Foreign Policy Blogs

Election Back On!

Just weeks after the Afghan Election Commission, United Nations, and the US government stated that they believe it best to delay the presidential elections until August, President Karzai issued a decree on Saturday ordering that all elections be held in accordance with the Constitution, that is, this April or May.

karThe main reasons given the delay were mainly security related, but their were also concerns that voting structures, such as ballot locations and registration numbers, were not up to standard, and this does not appear any different today. An anonymous US military official said he was confident that US/NATO/Afghan forces could provide the necessary security. However, the US State Department cautioned against the move by Karzai: State Spokesman Robert Wood stated that the department “reiterates its view that elections in August, as proposed by the Independent Elections Commission, is the best means to assure every Afghan citizen would be able to express his or her political preference in a secure environment.”

It appears that Karzai was getting worried about the calls for an interim government during the time when the Constitution called for an election, May/April, and the time of the postponed election, August. If an interim government did take power it would take away some of the state power strings that Karzai could utilize for his campaign. The main opposition party, The National Front, voiced its approval of this move and stated that it would nominate a candidate shortly, most likely Abdullah or Vice President Ahmed Zia Masood.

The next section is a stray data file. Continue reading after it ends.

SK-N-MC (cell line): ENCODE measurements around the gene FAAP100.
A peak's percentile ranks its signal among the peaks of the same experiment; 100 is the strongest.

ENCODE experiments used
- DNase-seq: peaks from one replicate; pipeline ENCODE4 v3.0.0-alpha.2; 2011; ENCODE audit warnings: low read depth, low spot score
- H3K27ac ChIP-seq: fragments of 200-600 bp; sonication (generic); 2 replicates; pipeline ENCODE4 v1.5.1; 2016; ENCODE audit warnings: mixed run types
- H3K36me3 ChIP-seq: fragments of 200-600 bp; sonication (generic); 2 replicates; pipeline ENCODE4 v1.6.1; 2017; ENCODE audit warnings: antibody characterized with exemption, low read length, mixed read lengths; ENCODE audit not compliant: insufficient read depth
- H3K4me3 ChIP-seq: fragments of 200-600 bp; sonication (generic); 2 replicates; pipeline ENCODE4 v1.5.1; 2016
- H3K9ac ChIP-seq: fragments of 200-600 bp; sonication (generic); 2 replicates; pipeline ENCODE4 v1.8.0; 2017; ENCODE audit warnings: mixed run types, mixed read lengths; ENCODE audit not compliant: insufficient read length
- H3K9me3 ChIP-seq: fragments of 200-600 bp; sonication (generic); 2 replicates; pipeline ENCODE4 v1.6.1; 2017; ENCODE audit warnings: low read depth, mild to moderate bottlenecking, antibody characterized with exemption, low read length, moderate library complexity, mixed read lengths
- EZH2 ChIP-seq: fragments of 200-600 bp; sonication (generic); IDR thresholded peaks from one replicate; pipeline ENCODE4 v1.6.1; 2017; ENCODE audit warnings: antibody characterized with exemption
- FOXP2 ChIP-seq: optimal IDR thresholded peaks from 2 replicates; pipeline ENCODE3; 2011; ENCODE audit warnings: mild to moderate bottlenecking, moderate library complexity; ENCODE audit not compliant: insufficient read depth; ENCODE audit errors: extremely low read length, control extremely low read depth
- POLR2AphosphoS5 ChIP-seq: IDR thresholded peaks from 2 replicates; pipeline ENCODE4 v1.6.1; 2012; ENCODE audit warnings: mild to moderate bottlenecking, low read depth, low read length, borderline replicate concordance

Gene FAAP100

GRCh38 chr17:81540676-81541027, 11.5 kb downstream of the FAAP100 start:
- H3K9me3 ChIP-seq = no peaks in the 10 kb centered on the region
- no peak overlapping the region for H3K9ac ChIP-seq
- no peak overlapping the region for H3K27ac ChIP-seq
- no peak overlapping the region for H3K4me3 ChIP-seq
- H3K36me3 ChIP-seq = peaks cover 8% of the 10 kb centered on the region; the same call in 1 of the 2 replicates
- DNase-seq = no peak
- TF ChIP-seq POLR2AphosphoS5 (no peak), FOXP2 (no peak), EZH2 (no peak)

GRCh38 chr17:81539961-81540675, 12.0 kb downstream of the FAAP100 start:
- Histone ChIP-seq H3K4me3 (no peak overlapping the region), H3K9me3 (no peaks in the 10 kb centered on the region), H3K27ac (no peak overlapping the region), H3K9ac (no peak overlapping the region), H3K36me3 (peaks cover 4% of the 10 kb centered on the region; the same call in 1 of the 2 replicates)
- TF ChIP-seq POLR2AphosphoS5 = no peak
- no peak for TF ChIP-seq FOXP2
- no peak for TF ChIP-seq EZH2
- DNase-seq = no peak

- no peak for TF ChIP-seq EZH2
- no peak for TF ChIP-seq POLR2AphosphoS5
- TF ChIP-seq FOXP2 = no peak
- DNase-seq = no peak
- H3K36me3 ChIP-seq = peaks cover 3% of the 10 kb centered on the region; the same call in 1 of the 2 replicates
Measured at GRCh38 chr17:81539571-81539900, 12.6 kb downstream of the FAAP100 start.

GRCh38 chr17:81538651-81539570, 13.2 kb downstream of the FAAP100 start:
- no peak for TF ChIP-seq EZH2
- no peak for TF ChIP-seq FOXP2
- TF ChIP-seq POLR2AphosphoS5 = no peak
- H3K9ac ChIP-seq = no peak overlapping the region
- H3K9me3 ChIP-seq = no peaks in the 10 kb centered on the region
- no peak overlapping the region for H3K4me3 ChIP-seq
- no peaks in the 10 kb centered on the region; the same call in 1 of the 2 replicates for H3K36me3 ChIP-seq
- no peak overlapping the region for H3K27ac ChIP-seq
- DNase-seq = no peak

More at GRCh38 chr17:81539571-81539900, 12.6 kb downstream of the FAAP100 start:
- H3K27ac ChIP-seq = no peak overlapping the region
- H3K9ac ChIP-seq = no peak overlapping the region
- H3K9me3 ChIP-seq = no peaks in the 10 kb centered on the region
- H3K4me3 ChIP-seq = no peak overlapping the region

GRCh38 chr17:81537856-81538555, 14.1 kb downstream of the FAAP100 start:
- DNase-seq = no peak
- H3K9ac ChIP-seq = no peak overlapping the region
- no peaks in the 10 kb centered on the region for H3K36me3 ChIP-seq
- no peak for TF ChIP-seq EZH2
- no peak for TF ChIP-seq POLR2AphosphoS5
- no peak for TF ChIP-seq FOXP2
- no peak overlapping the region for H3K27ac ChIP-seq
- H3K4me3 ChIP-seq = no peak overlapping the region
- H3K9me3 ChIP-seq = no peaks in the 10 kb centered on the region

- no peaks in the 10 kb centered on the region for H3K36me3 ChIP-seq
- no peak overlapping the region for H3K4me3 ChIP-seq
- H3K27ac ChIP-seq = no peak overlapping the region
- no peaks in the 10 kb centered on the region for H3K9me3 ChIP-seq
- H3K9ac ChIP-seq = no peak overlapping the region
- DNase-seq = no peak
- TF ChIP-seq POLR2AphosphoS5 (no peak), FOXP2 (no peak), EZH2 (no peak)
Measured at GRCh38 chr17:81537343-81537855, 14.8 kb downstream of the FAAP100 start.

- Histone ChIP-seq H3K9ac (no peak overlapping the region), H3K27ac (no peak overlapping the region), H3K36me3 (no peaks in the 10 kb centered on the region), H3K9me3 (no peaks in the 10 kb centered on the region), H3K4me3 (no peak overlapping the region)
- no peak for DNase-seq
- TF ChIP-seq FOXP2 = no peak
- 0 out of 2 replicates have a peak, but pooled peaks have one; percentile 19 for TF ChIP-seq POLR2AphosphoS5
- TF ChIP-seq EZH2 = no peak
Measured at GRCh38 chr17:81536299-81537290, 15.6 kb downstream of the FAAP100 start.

Though Karzai’s popularity ratings are poor, around 20%, he has to be considered the favorite in what is now a short electoral season. This is an important election for more reasons than just the picking of a new national leader as immature democracies are commonly challenged by early elections and the legitimacy in which they are seen. It will be crucial for as many Afghan civilians, from as many regions as possible, especially in the south, to be registered and to participate. There is the fear that not enough citizens will be able to vote safely in this election and this would undermine the elected government.  This would be especially true if the Taliban could keep a whole region or group of citizens from participating.